Israel has already given up on him as a potential peacemaker. So has President Bush.
Now, 10 years after becoming the first president of the Palestinian Authority, Yasser Arafat last weekend saw how his own people are willing to turn against him.
The uprising that broke out against Mr. Arafat in the Gaza Strip on Saturday may yet subside, but it's left a clear message that Palestinians want a leader who can end the chaos and poverty left in their midst after nearly three years of violent intifada - mainly suicide bombings - against Israel.
While Arafat's role as the core symbol of Palestinian liberation remains strong, his actions in compromising toward peace and running a clean and effective government have been decidedly weak.
In fact, like many of Israel's right-wing political theologues, Arafat remains a stumbling block to a peace settlement. Without such a peace, Mr. Bush's efforts to create a democratic Middle East that doesn't export terrorism probably won't be fulfilled.
Arafat's political vulnerability became clear in the course of Israeli debate over a unilateral withdrawal of forces and Jewish settlers from the Gaza Strip, which is home to 1.3 million Palestinians. The weekend uprising was seen as a powerplay between Palestinian factions for eventual control of an Israeli-free Gaza.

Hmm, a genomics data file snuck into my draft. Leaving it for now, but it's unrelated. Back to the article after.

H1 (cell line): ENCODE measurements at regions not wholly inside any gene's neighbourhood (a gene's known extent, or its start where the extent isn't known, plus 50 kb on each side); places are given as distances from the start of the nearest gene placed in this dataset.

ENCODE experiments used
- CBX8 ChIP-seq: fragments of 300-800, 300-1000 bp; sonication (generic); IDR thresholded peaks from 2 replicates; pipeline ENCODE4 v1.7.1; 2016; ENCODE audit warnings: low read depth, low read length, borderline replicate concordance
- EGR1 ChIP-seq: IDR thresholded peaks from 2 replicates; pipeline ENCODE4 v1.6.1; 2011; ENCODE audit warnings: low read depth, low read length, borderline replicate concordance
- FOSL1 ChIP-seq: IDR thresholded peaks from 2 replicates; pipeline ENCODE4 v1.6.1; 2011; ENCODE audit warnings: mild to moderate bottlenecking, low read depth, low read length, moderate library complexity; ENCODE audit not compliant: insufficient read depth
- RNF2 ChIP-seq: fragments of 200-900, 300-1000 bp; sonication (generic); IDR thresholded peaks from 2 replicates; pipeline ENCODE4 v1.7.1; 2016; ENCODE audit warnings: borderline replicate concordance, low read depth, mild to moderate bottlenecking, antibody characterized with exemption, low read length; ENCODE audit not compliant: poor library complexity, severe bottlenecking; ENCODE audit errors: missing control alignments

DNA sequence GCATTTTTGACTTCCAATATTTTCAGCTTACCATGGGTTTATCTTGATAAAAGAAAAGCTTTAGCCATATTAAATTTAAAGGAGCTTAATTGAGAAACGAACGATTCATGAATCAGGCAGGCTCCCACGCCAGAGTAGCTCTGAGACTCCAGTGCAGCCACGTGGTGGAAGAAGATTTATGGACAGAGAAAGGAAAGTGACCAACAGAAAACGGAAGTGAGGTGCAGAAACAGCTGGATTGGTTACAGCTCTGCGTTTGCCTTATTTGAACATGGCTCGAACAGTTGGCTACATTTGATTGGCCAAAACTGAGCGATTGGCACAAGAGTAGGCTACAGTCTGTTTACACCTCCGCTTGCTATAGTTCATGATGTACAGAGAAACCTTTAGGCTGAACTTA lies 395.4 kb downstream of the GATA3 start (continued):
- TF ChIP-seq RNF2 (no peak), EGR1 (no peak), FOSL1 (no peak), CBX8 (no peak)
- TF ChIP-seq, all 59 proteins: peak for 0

(Coincidentally, Israeli Prime Minister Ariel Sharon's withdrawal plan also made him politically vulnerable; his right-wing coalition in the Knesset eroded, and he's negotiating this week with left-wing Labor to form a new government.)
Arafat's mistake was to go over the head of his prime minister in overhauling the Palestinian Authority's security structure, and to appoint a relative as the head of Gaza's security forces. The prime minister, Ahmed Qureia, submitted his resignation, saying the situation in Gaza "is a level of chaos we've never seen before."
Arafat already lost one prime minister for not relinquishing most of his authority over security forces, and unless he truly does so, it's unlikely the Palestinian Authority will ever really disarm the militants that strike Israeli civilians.
Despite the US-led war against Saddam Hussein, the real battle against terrorism in the Middle East is the steady push for government reforms in every capital that will result in elected leaders who truly seek peace in the region.